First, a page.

When the longer-established National Fire Protection Association (NFPA), with its very large set of widely used safety standards, decided to develop a competing model building code, APHA adopted policy statement 2000-19 to help influence NFPA in a more public health–oriented approach to model building code development. This policy statement followed NFPA’s expansion, in 1999, of its mission statement: “to reduce the worldwide burden of fire and other hazards on the quality of life by providing and advocating scientifically-based consensus codes and standards, research, training and education.”25 In 2001, NFPA responded positively by appointing APHA representatives to several of its leading committees addressing home and other building safety as well as usability (another less traditional public health goal).

Much of what was recommended to NFPA in APHA’s policy 2000-192 was implemented in NFPA codes and standards during the next several years, including, in 2003, mainstreamed safety and usability requirements for the most dangerous element in homes, the stairways.16,26–28

Particularly Important Issues in Recent and Upcoming Code Change Debates
The model code development process, especially within ICC’s system of public hearings, is based on a model encouraging adversarial testimony and other formal input to the process. Certain issues typically pit advocates for public health goals (such as safety and accessibility or usability of the built environment) against certain industry representatives whose goals are to have little or no change in established, traditional practices; to experience minimal regulatory interference; and to claim often that housing affordability will be harmed. A few of those issues are highlighted in this APHA policy statement because their resolution within model code development, adoption, and enforcement could greatly affect these processes as well as having major public health ramifications. The issues are home stairways,16,26–28 home fire sprinklers, 29,30 visitability—the limited set of accessibility measures to make homes and communities work better for people with mobility disabilities,15,30 and the provision of grab bars in baths and showers in dwellings (as well as hotel rooms where they are increasingly the norm).310 All of these issues have major effects on the safety and usability of homes—and community-scale health—for the rapidly increasing proportion of the population who are elderly as well as the growing proportion of people at any age who have reduced fitness and thus compromised ability to move safely and effectively.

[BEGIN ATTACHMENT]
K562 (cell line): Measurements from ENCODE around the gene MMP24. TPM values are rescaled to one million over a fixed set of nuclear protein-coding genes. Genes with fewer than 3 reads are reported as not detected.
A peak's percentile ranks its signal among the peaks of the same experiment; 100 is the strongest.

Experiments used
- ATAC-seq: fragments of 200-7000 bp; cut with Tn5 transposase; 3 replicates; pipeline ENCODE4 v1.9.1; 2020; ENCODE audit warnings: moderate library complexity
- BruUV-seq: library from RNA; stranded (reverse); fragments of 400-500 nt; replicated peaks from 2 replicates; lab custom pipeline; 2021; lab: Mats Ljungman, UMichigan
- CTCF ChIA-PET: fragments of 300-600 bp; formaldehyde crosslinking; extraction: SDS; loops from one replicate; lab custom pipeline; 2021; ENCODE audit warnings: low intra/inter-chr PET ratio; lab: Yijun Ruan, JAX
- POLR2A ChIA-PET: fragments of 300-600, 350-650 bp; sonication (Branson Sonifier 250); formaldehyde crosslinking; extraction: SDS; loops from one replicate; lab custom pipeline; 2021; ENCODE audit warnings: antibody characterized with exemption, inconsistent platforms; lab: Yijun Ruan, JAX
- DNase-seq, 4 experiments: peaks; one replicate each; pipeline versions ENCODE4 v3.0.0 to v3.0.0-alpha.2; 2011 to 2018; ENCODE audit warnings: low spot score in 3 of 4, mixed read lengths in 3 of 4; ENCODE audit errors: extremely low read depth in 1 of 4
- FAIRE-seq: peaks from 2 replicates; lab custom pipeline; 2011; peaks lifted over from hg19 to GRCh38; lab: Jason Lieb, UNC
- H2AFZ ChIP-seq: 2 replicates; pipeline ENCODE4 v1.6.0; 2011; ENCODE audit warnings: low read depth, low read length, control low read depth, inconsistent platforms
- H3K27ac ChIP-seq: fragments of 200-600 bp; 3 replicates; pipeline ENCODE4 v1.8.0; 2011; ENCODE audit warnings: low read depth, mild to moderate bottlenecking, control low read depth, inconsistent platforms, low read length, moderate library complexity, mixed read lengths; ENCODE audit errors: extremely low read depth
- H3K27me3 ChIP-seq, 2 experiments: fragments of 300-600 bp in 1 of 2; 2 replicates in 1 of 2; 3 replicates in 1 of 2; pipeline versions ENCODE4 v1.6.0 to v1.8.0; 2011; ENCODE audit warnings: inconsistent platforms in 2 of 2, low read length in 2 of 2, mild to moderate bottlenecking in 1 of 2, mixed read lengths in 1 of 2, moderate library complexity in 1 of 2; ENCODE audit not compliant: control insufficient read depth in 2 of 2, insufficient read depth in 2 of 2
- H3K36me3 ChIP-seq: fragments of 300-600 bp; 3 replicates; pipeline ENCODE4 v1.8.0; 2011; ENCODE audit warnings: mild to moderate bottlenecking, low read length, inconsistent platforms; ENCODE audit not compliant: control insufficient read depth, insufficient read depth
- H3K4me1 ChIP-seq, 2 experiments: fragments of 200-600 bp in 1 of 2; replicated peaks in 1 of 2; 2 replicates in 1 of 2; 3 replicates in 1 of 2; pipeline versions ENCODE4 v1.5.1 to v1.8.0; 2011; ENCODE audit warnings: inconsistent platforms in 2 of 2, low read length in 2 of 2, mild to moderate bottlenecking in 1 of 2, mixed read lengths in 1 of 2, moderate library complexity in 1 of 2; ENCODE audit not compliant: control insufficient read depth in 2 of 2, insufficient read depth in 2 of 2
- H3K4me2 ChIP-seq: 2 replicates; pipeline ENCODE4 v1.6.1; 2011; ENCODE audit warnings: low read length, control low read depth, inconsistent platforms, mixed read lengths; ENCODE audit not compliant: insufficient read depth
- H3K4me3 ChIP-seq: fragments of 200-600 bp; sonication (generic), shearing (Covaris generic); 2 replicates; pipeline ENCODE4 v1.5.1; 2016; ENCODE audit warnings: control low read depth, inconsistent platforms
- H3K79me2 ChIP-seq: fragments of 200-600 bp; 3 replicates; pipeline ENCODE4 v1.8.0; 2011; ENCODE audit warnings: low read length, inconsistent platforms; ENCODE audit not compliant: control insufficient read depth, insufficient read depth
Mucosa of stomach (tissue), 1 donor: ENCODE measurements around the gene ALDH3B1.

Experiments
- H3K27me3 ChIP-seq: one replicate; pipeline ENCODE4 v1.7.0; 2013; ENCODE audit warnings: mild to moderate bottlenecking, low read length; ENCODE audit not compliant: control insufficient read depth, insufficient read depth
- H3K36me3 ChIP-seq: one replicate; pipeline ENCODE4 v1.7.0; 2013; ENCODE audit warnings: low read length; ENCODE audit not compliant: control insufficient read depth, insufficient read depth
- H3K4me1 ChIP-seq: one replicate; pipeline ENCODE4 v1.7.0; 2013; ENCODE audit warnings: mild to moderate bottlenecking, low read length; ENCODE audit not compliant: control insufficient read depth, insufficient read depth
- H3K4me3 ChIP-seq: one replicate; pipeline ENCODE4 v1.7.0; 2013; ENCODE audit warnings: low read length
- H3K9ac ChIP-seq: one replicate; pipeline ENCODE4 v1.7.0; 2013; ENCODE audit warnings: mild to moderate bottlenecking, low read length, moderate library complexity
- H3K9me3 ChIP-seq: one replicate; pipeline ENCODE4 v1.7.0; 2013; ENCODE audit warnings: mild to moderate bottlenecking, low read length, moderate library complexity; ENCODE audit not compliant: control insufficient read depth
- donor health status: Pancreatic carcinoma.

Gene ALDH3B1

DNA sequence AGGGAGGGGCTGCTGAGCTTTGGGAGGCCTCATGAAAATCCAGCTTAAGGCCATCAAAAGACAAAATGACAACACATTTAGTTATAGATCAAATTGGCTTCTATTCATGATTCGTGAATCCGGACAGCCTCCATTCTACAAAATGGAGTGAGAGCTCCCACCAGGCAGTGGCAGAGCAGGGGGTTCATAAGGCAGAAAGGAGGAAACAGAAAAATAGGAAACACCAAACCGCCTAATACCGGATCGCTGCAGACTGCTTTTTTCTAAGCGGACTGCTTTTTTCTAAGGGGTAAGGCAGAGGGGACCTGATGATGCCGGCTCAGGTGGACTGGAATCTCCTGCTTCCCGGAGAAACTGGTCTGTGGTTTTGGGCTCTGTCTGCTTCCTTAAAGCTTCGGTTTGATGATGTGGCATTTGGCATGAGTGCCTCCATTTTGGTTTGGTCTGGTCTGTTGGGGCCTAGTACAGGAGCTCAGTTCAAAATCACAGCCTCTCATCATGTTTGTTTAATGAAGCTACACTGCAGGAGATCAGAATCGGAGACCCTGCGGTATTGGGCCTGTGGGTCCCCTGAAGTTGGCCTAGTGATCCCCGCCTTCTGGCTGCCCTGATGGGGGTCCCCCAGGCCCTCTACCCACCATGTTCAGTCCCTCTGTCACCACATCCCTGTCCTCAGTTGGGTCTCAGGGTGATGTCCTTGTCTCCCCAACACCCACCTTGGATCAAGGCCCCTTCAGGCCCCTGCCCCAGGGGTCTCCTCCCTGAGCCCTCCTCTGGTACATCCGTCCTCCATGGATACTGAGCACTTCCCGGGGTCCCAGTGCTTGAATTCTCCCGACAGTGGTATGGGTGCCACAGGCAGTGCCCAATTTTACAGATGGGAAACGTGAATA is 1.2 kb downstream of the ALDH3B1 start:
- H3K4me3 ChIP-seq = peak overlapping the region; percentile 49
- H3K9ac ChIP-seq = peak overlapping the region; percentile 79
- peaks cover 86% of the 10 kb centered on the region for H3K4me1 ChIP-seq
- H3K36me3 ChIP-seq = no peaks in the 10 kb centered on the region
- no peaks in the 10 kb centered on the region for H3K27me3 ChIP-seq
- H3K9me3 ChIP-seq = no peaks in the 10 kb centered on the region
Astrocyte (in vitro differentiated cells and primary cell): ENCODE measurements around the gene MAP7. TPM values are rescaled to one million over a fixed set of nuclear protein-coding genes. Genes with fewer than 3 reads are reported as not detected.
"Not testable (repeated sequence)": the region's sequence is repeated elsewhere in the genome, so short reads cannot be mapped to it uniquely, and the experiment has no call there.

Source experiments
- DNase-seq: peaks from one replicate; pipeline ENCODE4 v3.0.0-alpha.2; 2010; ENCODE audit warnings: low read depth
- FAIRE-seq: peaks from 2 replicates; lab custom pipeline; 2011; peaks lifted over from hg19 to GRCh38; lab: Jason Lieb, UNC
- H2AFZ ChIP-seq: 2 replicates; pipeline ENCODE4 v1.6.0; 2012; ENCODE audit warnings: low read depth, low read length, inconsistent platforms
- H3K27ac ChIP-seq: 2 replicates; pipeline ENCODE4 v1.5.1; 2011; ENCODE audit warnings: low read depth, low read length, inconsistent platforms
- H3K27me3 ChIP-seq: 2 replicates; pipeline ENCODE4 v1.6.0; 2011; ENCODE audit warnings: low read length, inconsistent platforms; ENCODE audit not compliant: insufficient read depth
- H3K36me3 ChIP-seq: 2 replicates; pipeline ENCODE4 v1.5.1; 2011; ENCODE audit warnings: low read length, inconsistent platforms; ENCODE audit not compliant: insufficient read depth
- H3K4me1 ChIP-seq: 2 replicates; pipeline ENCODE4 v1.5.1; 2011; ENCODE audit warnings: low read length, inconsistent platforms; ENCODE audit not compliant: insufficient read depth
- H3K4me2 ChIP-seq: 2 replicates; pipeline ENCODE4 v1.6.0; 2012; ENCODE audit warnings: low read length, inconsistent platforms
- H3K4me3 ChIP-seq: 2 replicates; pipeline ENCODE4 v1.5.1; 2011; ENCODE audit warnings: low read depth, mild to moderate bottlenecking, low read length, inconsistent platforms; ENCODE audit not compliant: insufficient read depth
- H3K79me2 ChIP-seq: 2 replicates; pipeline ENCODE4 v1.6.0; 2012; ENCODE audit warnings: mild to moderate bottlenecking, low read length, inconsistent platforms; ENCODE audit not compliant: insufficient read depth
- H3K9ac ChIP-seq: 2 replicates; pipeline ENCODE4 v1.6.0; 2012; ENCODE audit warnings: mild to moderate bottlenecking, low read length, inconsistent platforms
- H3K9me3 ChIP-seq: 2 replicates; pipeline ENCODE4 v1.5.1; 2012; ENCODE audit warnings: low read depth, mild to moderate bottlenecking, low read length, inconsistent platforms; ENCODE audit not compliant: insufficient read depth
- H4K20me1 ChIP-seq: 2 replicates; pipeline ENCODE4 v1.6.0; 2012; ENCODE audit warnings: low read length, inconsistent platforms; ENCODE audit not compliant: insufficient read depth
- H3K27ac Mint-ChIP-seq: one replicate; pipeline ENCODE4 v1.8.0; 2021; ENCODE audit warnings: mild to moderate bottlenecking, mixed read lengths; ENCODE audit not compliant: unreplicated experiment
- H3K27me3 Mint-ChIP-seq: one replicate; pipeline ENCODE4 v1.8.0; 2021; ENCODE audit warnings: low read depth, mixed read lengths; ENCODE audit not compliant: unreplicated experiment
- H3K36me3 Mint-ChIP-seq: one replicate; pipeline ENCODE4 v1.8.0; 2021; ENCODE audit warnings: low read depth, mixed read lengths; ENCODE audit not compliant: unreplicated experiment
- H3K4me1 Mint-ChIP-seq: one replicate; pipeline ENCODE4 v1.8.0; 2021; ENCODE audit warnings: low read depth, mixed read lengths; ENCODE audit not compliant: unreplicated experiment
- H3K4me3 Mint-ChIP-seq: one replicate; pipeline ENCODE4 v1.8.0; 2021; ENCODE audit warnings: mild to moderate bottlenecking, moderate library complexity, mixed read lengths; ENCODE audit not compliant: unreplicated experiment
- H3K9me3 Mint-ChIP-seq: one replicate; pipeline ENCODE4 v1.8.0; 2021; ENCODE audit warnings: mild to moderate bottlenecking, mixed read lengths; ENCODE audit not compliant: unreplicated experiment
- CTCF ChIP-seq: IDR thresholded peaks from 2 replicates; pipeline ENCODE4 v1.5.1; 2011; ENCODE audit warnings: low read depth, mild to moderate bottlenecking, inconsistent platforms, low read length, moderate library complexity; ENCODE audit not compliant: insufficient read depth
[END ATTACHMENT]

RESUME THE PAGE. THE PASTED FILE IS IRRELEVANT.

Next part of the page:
Home Stairways
According to the US Consumer Product Safety Association (CPSC), National Electronic Injury Surveillance System (NEISS), and NFPA, stairways serving US homes are currently associated with approximately 60 times more injuries than are home fires (with US national estimates of hospital-treated, home stair–related injuries for 2008 exceeding 800,000 versus approximately 13,000 nonfatal, home fire-related injuries to civilians—not firefighters.27,28 This ratio has increased by approximately a factor of 4 over the last 3 decades in the United States. Among apparent reasons for the increase in home stair-related injuries is the continued low standard for home stairway safety permitted under the widely used codes from ICC—contrasting with NFPA’s better requirements (albeit not much adopted in the case of homes). The apparently lax enforcement by code authorities of key home stairway requirements appears to be another factor.27 Age effects do not appear to be responsible for the relatively rapid increase in home stair–related injuries.32 As with fire-related injuries, homes are the sites of the vast majority of the stair-related injuries—by a ratio, for stairs, of approximately 10 to 1—compared with nonhome stairs—in 2008.28 Also, as for fire, the more severe injuries, including fatalities, occur disproportionately to older adults.

As a general rule, there is no epidemiological or etiological basis for the traditional double, lower standard for home stair step geometry or for inferior handrail provision or functional quality; this was a point made explicitly in APHA’s Policy 2000-19.2 NFPA has taken this issue to heart in its post-2000 revisions to its leading codes; ICC has gone in the opposite direction, increasing the gulf of safety and usability levels between home stairways and those in other settings.